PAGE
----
A major study on whether vitamin E and selenium prevent prostate cancer has been stopped because the supplements are not effective and also because there is a suspicion of a risk.
The study, the 'SELECT' trial, conducted by the National Cancer Institute (NCI), has been stopped by government health experts after an early review of the data showed neither supplement, taken alone or together, prevents prostate cancer.
The NCI says that more of a concern, was that slightly more users of vitamin E alone were getting prostate cancer and slightly more selenium-only users were getting diabetes.
The study involved more than 35,000 men age 50 and older who have been taking one or both supplements or dummy pills; earlier research had suggested that the nutrients might help, but they have instead failed.
The NCI says the trial did not prove there is a risk from the supplements, as neither statistic was statistically significant, and could be merely a coincidence.
Meanwhile the researchers will continue to track the men's health for another three years, including previously scheduled blood tests.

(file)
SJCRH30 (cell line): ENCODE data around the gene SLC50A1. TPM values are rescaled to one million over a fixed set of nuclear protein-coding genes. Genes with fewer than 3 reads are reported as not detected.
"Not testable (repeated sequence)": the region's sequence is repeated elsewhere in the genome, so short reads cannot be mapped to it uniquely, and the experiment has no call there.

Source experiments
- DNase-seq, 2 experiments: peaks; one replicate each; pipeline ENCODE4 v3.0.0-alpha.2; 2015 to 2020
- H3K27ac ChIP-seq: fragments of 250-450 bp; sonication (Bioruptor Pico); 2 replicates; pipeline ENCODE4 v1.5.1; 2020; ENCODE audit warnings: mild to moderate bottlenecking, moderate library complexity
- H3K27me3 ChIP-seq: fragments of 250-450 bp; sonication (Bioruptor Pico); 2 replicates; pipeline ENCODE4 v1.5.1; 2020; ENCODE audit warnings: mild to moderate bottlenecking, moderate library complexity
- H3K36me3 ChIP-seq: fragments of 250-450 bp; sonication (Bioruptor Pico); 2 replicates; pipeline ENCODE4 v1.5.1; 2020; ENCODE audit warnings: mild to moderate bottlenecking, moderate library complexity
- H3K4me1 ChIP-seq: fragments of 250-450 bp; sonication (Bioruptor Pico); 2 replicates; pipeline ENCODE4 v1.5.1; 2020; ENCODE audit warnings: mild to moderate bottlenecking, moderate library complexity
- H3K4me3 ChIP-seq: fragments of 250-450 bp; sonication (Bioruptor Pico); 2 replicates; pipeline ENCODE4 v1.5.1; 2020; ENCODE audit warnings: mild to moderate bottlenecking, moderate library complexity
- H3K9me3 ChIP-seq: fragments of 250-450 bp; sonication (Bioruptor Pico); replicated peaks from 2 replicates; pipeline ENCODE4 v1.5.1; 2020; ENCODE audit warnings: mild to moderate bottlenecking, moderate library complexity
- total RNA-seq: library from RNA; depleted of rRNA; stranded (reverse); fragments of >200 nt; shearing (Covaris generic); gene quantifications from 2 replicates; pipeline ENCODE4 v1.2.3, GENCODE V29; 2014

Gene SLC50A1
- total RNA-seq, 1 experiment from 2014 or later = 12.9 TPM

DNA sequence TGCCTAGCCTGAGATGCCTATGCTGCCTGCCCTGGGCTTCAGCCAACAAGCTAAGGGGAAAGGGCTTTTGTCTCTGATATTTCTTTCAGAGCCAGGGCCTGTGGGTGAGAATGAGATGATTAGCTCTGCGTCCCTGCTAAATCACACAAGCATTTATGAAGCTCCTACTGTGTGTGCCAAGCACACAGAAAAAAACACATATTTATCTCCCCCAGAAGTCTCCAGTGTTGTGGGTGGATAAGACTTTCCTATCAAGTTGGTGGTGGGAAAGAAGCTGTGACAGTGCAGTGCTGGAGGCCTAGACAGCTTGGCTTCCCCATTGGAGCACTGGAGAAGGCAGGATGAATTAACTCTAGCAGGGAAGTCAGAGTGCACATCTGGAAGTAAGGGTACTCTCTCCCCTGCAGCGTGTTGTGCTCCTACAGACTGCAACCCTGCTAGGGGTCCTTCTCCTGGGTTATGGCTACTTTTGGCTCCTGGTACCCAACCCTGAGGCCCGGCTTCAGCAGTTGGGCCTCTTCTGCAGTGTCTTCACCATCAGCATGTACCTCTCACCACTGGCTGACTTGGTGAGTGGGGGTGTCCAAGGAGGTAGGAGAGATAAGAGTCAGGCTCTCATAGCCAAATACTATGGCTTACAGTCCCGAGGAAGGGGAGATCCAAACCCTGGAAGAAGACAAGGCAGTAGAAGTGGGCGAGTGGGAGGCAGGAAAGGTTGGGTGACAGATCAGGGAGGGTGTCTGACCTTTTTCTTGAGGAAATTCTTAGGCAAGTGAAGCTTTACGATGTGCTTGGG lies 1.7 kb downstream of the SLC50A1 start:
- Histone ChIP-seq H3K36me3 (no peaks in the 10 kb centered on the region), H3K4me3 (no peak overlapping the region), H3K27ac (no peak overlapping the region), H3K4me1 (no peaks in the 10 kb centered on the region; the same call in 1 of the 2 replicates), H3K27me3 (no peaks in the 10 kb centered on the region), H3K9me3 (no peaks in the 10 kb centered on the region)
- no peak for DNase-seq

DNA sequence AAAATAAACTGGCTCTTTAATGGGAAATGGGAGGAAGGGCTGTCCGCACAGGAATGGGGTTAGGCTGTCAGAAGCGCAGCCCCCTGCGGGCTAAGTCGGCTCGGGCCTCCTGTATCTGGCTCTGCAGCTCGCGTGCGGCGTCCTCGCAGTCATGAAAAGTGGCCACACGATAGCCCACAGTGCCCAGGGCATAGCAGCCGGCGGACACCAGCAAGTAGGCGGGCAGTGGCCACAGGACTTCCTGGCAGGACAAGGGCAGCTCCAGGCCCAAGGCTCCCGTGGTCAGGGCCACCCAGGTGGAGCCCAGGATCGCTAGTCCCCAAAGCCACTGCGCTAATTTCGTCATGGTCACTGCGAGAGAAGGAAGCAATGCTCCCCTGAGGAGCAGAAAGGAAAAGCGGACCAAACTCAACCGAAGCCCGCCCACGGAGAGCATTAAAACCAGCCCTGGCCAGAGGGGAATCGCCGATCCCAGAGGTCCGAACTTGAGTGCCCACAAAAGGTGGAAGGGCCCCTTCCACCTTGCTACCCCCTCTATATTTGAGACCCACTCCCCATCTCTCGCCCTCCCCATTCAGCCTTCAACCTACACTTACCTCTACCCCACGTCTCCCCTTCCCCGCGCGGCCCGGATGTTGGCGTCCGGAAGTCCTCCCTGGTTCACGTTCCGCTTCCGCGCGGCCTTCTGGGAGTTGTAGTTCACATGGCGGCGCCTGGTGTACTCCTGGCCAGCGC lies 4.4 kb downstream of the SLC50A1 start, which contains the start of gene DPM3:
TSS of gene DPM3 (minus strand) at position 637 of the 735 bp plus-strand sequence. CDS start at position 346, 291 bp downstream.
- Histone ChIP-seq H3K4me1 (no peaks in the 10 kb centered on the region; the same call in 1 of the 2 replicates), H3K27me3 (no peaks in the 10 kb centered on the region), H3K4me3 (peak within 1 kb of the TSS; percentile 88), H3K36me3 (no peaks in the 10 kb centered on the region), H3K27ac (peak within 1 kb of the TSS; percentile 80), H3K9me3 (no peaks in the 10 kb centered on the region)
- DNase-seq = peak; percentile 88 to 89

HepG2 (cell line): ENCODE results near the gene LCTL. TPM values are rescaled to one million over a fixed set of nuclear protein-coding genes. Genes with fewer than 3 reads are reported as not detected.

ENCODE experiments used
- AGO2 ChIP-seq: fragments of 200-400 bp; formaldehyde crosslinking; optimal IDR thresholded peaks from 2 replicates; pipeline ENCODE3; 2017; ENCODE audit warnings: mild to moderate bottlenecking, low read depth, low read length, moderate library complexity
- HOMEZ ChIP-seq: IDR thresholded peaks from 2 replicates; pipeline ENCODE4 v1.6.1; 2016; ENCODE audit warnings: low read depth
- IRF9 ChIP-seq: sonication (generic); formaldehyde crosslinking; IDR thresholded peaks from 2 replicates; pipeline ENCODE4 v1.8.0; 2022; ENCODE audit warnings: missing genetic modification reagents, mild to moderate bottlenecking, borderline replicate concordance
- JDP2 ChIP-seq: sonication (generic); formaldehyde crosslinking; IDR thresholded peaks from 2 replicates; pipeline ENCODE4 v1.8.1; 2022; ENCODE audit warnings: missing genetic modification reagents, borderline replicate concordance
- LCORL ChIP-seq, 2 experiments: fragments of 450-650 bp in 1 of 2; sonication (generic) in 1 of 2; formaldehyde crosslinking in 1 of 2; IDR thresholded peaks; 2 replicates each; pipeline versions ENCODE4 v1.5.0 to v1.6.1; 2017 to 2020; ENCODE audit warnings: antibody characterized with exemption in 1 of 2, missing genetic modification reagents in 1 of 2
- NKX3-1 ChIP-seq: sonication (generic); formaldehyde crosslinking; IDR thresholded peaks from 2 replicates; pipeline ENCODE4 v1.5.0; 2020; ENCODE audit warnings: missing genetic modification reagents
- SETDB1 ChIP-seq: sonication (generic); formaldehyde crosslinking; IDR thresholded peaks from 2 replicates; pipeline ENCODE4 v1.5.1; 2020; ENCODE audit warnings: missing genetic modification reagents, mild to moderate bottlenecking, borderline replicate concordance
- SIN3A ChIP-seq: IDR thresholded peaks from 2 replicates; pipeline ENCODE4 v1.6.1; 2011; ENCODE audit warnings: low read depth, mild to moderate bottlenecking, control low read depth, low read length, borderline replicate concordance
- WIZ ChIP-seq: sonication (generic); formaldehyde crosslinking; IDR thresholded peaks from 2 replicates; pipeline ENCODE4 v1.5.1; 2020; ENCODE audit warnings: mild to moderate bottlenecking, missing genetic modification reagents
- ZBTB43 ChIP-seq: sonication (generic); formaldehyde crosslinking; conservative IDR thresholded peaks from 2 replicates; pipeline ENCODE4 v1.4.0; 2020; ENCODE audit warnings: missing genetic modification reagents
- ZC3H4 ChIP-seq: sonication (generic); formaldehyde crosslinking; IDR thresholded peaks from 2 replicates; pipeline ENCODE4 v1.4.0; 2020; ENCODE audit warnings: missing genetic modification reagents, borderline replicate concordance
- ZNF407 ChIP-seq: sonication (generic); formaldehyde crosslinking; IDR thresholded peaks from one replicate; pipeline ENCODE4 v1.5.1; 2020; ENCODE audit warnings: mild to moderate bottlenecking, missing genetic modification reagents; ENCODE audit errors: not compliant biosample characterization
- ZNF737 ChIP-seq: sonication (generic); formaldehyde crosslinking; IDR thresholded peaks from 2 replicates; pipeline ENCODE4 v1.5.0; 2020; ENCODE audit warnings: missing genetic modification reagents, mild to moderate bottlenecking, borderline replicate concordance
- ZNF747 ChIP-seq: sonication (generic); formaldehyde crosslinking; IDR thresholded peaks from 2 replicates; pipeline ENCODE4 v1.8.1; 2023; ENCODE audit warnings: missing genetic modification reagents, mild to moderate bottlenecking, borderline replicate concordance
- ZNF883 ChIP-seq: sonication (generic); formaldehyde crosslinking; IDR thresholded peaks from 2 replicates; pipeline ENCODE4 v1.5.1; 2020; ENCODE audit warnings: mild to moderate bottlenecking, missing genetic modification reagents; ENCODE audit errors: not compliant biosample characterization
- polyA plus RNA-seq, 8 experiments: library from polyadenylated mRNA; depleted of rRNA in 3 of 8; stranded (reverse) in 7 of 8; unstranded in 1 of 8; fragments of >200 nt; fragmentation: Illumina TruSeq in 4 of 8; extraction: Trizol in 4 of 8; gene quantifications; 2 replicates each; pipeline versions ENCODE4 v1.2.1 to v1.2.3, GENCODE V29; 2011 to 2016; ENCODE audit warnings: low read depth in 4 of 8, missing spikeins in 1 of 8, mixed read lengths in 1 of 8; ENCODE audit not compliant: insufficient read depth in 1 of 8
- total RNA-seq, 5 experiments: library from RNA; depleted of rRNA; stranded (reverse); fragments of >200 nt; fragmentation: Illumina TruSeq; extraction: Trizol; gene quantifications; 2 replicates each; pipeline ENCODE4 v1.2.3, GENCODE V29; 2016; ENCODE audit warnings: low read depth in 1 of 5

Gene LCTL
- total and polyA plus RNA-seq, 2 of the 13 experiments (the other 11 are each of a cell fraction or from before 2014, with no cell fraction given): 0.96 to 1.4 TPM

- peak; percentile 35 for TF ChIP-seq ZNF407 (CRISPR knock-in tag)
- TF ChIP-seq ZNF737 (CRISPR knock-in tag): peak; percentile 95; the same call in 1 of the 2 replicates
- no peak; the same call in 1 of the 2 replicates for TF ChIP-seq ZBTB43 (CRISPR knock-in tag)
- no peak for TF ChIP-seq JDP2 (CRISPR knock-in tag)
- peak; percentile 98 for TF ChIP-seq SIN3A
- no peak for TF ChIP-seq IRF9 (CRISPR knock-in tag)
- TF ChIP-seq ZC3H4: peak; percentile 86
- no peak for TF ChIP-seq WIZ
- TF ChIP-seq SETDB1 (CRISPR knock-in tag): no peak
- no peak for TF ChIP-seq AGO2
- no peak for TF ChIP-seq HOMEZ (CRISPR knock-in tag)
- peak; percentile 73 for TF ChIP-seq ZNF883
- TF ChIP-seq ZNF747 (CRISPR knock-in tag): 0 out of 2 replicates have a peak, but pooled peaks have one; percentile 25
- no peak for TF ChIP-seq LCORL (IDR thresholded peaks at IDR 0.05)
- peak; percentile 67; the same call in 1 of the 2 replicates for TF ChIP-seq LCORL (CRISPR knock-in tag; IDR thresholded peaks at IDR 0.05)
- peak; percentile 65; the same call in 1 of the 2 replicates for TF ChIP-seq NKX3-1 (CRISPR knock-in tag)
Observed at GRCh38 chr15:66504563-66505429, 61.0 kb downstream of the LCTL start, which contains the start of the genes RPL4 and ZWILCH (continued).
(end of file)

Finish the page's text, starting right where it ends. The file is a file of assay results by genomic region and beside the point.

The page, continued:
As with most studies, the participants were unaware which nutrients they had been assigned to take, or if they were in the placebo group - doctors are now obliged to tell them if they ask.
Dr. Eric Klein of the Cleveland Clinic in Ohio, who worked on the study, says the study's results will be more accurate if most of the men wait to find that out when the follow-up health tracking is complete - the study's active phase had been scheduled to run through to 2011, so the latest-enrolling participants could take the supplements for seven years - average use now is five years.
Prostate cancer is the most common cancer amongst American men and more than 186,000 cases are expected to be diagnosed this year - prostate cancer will claim as many as 28,660 lives.
Other research has shown that a drug already used for an enlarged prostate, finasteride, can help prevent prostate cancer as well, but side effects limit its use.